Sharks are one of those animals that have the ability to strike fear into the hearts of just about anyone, including their smaller brethren. Large predatory sharks aren’t picky eaters. Great whites, hammerheads, tiger sharks and bull sharks aren’t strangers to cannibalism, frequently making a meal out of smaller species.
Great White Sharks
Capable of reaching lengths over 20 feet, great white sharks are the largest predatory fish in the world. Great whites are easily recognized by their huge mouths full of 300 knife-like teeth, gray bodies and white undersides. Great whites can clock 15 miles an hour, launching themselves out of the water to capture prey from below. Great whites will eat just about any fish that can fit in their mouths, including smaller sharks. Their favorite food however is elephant seals. Nearly half of all shark attacks involve great whites. Humans aren’t on the menu, but great whites will take an investigative bite of just about anything, letting it go if they don’t think it’s tasty. Great whites are found in oceans all over the world.
The great hammerhead is the largest of all hammerhead shark varieties. Hammerheads can grow to 20 feet long and weight up to 1,000 pounds. Hammerheads are easily identified by their strange looking heads, with eyes set on either side of a wide, flat head that resembles a hammer. Great hammerheads are olive green on top with cream-colored bellies. Hammerheads love to eat bony fish and sting rays, as well as smaller species of shark. Great hammerhead sharks can be found in oceans across the globe.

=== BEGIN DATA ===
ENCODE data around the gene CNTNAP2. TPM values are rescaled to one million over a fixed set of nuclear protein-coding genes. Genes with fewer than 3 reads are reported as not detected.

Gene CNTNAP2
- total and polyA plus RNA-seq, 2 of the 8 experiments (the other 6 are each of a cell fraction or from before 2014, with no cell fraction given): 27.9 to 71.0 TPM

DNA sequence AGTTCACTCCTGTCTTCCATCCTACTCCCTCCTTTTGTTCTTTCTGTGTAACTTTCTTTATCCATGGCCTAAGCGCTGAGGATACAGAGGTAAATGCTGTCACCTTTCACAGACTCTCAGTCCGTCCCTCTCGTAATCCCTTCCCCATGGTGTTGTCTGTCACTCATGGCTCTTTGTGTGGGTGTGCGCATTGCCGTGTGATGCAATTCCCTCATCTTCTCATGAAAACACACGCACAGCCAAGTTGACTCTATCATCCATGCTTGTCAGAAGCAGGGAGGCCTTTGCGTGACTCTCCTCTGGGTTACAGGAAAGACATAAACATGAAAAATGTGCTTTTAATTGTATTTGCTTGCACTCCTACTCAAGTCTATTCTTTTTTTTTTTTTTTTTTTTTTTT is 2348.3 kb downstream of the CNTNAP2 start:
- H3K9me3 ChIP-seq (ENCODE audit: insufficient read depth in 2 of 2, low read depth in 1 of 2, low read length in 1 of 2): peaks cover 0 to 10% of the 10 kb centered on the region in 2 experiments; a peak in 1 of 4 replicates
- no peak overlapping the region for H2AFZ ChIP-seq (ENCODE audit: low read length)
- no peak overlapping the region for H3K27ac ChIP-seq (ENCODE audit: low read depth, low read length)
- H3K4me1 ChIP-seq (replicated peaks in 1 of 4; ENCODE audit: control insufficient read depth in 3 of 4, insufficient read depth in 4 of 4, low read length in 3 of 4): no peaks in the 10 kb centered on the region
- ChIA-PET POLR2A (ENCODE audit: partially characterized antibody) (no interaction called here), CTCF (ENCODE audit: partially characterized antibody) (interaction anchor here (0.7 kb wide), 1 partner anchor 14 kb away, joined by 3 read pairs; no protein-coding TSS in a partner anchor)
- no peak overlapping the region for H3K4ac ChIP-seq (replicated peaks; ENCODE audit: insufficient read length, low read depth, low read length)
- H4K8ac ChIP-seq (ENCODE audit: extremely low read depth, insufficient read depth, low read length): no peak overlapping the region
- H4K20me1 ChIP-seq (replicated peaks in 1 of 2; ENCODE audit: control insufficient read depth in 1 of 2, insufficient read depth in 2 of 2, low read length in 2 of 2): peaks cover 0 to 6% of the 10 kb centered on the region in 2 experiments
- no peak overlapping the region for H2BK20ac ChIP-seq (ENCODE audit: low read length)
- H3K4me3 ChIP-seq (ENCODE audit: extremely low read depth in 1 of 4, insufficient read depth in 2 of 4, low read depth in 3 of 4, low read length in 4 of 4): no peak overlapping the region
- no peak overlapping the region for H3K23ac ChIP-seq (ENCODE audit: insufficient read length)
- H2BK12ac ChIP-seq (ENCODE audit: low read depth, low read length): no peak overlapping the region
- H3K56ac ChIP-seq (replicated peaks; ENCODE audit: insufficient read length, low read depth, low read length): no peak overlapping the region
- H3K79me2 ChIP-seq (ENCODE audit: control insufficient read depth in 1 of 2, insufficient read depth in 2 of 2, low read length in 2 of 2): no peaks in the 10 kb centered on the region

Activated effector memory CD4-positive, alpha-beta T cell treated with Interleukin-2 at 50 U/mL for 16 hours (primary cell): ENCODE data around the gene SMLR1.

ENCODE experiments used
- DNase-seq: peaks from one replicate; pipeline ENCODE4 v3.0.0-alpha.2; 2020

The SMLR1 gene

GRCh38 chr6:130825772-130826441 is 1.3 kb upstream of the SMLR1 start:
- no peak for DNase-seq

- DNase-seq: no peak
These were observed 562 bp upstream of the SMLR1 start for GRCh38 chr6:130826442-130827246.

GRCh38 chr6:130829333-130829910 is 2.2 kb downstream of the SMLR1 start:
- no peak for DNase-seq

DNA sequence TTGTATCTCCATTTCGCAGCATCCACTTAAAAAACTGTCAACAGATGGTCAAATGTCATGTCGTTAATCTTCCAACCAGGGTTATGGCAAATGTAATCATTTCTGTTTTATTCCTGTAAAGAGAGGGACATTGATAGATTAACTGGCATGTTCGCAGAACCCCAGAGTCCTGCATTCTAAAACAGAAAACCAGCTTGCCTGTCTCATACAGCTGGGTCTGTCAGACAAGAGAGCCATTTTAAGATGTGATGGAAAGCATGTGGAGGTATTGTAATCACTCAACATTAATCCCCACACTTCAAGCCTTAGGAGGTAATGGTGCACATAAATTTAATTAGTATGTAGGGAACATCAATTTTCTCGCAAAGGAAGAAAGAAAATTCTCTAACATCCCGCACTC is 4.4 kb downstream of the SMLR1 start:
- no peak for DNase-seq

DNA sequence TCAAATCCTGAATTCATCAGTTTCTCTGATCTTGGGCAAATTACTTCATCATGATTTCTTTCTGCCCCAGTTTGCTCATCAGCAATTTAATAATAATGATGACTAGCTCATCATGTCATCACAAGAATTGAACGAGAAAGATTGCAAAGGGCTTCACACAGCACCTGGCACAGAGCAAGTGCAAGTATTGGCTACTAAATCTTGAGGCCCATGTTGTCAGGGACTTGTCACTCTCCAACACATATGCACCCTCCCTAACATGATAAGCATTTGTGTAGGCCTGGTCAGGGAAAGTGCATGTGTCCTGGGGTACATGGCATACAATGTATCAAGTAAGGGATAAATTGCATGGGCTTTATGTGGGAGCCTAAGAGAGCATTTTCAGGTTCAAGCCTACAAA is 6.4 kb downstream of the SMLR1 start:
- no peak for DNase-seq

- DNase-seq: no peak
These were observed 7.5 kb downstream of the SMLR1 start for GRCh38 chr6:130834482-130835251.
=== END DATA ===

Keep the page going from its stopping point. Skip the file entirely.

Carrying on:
Tiger sharks are identified by the vertical stripes that run along their bodies, similar to tiger stripes. Behind only great whites, tiger sharks are the second most dangerous shark to humans. Tiger sharks have the nickname “wastebasket of the sea” because they will eat anything they can fit in their mouths. Tiger sharks have not only been known to eat smaller sharks, but snakes, turtles, seals, squids and even tires and other trash. Tiger sharks grow up to 14 feet and are found in shallow coastal waters throughout most of the world.
Bull sharks get their name partly because of their tendency to head-butt their prey and their prickly disposition. Bull sharks grow to about 12 feet long, have rounded, blunt snouts and are gray on top with white undersides. They make themselves at home in coastal waters across the planet, but are one of the few species of shark that can survive in brackish or even fresh water for long periods of time. They will often make their way inland via rivers, bringing them in close contact with humans in more places than just the beach. They are considered the third most dangerous shark to humans. If a bull shark can catch it, a bull shark will eat it. Bull sharks will eat dolphins, fish and other, smaller sharks.
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